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Mechanistic Systems modelling of plant environmental adaptation and CAM photosynthesis engineering

Objective

A major goal of evolutionary biology is to reconstruct evolutionary trajectories and outcomes from mechanistic descriptions of the interactions between organisms and their environment. This goal is rarely reached due to the complexity of these interactions and their effects on fitness. Recent advances in computer technology that facilitate the solution and optimization of large mathematical systems have now brought such models into reach. In MECHSYS, I propose to develop a computational framework that builds on biochemical and physical principles to reconstruct how the interaction of the environment with plant anatomy, water transport, photosynthesis, and metabolism shapes plant physiology and fitness. Mathematically, the model comprises thermal balances as well as the balances of metabolites and water in different plant organs and in the compartments of leaf cells, using net CO2 fixation per root area over multiple days as a proxy for fitness. For a given climate and soil, the model will estimate fitness based on anatomical parameters and on systems-level protein concentrations and enzyme regulation. These estimates will allow us to rationalize the evolution and/or predominance of different types of plants in specific habitats. We will validate the model against proteomics and metabolomics data from representatives of C3 plants and the much more water use efficient CAM plants, covering desert plants as well as epiphytes. Moreover, we will simulate evolutionary trajectories towards CAM photosynthesis and succulence, two traits whose evolution appears to be interlinked. Finally, we will utilize the model to propose optimal strategies for engineering crops to become more drought-resistant in increasingly hotter and drier climates. Overall, MECHSYS will establish, test, and apply a ground-breaking, mechanistic systems modelling framework for evolutionary plant biology, which will allow deep insights into the selective forces that shape plant physiology and evolution.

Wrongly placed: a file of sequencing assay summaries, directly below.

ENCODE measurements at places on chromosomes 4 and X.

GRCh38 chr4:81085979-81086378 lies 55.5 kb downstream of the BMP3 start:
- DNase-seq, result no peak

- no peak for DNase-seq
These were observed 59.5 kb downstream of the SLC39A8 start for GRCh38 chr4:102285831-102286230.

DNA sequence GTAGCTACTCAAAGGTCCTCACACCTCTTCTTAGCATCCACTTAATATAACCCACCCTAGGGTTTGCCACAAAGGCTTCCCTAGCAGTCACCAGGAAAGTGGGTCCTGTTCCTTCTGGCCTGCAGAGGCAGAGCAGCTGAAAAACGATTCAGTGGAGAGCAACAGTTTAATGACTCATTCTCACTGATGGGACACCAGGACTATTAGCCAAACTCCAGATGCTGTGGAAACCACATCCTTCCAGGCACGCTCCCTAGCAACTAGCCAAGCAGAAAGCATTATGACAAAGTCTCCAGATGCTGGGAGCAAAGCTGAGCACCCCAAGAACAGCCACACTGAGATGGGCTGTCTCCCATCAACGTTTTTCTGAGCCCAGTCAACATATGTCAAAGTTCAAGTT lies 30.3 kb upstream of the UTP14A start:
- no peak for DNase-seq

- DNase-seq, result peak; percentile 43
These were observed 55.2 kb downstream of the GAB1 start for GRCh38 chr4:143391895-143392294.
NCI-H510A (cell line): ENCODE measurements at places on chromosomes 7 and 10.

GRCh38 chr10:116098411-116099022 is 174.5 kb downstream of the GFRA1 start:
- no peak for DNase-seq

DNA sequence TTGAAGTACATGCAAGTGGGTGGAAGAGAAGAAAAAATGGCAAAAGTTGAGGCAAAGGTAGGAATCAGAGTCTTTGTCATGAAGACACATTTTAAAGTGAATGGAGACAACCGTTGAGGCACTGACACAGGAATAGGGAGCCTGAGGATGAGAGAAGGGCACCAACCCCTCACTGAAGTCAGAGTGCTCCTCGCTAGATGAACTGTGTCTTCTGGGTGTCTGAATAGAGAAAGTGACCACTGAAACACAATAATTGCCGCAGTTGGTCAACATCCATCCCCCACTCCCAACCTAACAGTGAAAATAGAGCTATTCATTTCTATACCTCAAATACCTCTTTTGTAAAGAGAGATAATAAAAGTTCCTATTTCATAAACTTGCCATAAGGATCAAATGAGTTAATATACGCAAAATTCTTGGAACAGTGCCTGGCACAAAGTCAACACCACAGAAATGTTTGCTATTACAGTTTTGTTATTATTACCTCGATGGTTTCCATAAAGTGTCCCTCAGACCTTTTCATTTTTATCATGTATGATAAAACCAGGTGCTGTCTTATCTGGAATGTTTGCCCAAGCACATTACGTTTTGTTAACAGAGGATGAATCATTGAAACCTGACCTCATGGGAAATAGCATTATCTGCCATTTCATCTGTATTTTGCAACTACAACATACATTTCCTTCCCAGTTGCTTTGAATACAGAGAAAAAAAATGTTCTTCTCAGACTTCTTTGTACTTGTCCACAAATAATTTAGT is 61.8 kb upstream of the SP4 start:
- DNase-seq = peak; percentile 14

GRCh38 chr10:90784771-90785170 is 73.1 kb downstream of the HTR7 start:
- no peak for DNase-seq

Coordinator

HEINRICH-HEINE-UNIVERSITAET DUESSELDORF
Net EU contribution
€ 1 711 101,00
Address
Universitaetsstrasse 1
40225 Dusseldorf
Germany

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Region
Nordrhein-Westfalen Düsseldorf Düsseldorf, Kreisfreie Stadt
Activity type
Higher or Secondary Education Establishments
Non-EU contribution
€ 0,00